The campaign to reform the much-criticised Dangerous Dogs Act has been rumbling on for over two decades, and today we have finally heard how the coalition government intend to address the problem of dangerous dogs in our society.
The Blue Cross has been at the heart of this debate over the last few years, promoting measures such as Dog Control Notices, compulsory microchipping and the extension of the law to cover private property, to the government.
The government's proposals are long overdue. Hospital admissions for dog bites have more than doubled since the last 90s, and there have been five fatal attacks on children since 2007. Despite these shocking statistics, and the time taken for the government to consider its options, what has been announced today does not go far enough. The government has made the following proposals-
- To consult on plans to introduce the compulsory microchipping of puppies
- Extension of the Dangerous Dogs Act to cover private property
- Giving the police more discretion with regards to banned breeds being seized and kennelled
- Providing £50,000 for local and community projects involving animal welfare organisations, the police, local authorities and community groups to promote more responsible dog ownership in estates, youth clubs and schools
- Providing £20,000 for the training of expert police dog legislation officers in each force
- Issuing new guidance to help the courts deal more effectively with seized dogs.
We do not think this is good enough. We wanted to see the government introduce a new, practical, consolidated piece of legislation that actually works to prevent dog attacks by introducing Dog Control Notices, measures that would force an owner to take reasonable steps to control their dog after aggression has been demonstrated but before an attack has taken place. These measures could include training, muzzling, microchipping and neutering. Practical, useful actions that would ensure the dog was being kept under better control and not a danger to anyone. The current legislation does not allow action to take place until after an attack has happened, and so it does not adequately protect the public.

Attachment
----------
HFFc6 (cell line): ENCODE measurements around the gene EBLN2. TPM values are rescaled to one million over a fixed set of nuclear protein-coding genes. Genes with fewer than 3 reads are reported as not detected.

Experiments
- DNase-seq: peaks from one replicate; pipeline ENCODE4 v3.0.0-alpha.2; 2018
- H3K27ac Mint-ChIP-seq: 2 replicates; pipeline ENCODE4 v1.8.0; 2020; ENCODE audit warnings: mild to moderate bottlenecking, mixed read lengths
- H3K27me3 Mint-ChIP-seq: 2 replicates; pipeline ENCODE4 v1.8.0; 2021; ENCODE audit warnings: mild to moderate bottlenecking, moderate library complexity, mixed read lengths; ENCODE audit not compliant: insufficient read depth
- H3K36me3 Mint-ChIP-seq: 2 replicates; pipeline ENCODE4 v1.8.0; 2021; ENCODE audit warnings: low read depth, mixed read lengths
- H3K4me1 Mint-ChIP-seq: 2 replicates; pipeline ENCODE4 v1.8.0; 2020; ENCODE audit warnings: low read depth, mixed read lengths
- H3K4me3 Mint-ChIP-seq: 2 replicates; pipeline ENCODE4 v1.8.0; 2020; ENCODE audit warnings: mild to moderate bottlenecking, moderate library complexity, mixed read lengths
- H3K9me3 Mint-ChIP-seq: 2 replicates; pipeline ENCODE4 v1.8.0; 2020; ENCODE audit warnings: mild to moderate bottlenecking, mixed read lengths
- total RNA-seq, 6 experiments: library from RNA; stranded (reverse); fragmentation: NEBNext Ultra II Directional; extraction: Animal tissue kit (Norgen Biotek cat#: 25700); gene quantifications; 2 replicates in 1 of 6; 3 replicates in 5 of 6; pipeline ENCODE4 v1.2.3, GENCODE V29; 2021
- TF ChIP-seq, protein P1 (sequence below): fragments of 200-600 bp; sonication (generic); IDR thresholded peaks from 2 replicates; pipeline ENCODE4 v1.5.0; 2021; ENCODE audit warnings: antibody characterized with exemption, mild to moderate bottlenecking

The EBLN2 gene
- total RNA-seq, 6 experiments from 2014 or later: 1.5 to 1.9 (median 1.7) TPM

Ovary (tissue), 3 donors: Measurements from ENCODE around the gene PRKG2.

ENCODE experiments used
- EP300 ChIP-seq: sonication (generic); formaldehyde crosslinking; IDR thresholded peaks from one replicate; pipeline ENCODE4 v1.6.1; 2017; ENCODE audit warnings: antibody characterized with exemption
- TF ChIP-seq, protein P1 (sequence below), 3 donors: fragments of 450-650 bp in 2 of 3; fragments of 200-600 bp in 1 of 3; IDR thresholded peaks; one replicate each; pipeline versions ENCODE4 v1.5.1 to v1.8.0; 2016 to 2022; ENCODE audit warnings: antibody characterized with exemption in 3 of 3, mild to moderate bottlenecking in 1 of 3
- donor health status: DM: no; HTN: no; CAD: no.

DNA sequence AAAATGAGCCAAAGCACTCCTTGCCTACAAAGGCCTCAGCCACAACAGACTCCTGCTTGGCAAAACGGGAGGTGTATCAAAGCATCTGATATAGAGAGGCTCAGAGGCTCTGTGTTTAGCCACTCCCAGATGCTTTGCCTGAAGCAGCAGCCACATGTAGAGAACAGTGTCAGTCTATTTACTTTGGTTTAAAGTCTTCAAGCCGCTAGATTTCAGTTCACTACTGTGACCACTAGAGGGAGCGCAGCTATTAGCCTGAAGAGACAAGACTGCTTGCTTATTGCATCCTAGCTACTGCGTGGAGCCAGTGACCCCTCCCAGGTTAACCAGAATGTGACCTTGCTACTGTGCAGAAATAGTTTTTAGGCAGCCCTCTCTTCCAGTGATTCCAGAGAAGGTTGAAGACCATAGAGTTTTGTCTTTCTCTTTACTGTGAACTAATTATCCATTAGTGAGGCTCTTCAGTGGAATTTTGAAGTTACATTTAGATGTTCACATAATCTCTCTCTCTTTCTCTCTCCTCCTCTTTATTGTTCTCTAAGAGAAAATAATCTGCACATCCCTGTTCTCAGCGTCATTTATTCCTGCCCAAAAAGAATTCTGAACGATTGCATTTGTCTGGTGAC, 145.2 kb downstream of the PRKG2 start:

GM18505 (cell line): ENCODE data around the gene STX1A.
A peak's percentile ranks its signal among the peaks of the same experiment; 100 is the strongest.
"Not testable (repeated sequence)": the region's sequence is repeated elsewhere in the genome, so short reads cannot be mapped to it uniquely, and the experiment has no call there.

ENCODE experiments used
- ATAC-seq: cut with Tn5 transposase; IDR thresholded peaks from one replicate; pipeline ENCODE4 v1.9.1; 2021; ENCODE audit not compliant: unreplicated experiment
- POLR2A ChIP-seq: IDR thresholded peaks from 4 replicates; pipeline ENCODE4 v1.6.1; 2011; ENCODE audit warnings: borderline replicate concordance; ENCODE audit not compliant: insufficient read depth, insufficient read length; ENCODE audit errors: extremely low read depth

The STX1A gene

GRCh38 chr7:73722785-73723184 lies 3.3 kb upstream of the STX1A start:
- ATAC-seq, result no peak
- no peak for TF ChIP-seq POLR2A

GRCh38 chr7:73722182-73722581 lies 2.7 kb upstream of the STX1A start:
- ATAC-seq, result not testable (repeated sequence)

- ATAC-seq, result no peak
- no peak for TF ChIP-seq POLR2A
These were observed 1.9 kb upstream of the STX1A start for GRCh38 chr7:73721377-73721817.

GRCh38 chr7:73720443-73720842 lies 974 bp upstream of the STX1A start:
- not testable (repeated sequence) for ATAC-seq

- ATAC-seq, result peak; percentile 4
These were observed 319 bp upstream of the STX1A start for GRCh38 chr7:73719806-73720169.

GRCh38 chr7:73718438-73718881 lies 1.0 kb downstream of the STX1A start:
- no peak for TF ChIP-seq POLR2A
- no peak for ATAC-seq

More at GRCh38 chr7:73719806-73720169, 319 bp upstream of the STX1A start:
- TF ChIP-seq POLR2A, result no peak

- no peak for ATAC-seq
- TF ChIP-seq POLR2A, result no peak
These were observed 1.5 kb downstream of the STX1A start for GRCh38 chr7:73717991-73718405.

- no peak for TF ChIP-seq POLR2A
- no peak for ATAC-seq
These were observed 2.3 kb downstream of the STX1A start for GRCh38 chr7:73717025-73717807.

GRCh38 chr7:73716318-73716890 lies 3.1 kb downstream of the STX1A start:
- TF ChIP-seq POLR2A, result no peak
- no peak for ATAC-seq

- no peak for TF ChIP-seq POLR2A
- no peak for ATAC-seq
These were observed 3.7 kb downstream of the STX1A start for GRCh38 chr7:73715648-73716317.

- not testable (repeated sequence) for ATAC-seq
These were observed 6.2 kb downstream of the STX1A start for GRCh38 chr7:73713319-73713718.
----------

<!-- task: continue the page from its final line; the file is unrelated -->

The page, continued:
We do support the extension of the law onto private property, as thousands of postal workers, midwives, utility workers and others who have to go into people's homes in the course of their duties are attacked by dogs. Allowing an attack to occur in a private home is not currently a criminal offence, which we feel is wrong.
We also support, in principle, the introduction of compulsory microchipping for dogs. However, we are at a loss as to why the government is only consulting on making this compulsory for puppies? Thousands of dogs in the UK are lost or stray every year, the kennelling, rehoming or destruction of these animals costs Local Authorities and welfare charities huge amounts of money. If all dogs were required to be microchipped we could reduce costs, reunite more dogs with their owners, and ultimately improve dog welfare. This is a move in the right direction but we do not understand why the government wants to wait anything up to 15 years before the policy will apply universally. With over 127,000 dogs straying every year, the dogs, the charities and the local councils just cannot wait that long.
We have been working on this issue for a very long time and although we are pleased the government has finally reported, we think this is a missed opportunity to improve both public safety and animal welfare. However, the Blue Cross remains committed to working with other charities and with the government to get this right. The fight goes on.
Pity the Poor Pit Bull Terrier- The Pit Bull Terrier type is perhaps the most abused and misunderstood dog in our society. Bred to fight bulls and other large animals, the breed-type was outlawed in the UK in 1991 when the Dangerous Dogs Act was first introduced. The hope was that Breed Specific Legislation would result in the eradication of the Pit Bull in the UK, which obviously did not happen.
There are now more of these dogs in the UK than ever before, they have become one of the most desired breed-types for certain groups in society. These poor dogs, which are often tremendously loyal, smart and can be excellent family dogs, are abused terribly. Many are denied their five freedoms, used for illegal purposes, dumped, mutilated, or forced to fight other dogs in pits. Many others are owned by perfectly reasonable people and are family pets.
These poor dogs can be picked up by the police as a banned breed, regardless of their behaviour, and are very often destroyed. This is simply because of the way the dog looks and we think this is wrong. We are pleased to see the government announcing a degree of flexibility for the police when dealing with sociable Pit Bull types, but ultimately we would like to see all Breed Specific Legislation repealed.
Not all Pit Bulls are dangerous dogs and not all dangerous dogs are Pit Bulls.